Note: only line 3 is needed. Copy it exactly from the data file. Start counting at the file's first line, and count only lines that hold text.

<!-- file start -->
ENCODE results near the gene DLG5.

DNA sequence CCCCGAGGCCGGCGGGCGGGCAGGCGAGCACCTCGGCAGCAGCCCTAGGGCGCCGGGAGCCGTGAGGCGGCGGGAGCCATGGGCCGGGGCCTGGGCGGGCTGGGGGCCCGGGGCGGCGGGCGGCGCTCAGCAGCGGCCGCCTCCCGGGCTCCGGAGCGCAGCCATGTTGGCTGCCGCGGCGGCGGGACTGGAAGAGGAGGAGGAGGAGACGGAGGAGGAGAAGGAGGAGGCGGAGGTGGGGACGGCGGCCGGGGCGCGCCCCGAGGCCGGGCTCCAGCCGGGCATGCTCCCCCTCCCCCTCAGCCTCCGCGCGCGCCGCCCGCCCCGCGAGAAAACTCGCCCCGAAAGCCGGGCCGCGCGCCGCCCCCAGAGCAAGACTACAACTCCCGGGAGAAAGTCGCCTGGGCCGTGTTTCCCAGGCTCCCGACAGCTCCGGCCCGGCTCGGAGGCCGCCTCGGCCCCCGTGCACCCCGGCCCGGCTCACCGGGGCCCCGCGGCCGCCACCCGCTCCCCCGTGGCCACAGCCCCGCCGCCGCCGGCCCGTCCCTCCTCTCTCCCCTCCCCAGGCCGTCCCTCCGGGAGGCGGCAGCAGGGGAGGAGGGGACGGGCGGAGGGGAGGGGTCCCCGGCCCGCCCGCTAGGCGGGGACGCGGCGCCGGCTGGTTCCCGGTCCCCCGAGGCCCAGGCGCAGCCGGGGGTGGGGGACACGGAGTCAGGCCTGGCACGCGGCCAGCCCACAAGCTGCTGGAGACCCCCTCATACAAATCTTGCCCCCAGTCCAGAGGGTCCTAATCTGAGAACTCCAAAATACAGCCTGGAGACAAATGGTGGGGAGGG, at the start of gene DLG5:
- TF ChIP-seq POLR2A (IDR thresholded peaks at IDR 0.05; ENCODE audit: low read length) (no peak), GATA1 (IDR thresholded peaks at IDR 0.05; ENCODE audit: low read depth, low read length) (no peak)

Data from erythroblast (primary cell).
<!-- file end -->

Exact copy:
- TF ChIP-seq POLR2A (IDR thresholded peaks at IDR 0.05; ENCODE audit: low read length) (no peak), GATA1 (IDR thresholded peaks at IDR 0.05; ENCODE audit: low read depth, low read length) (no peak)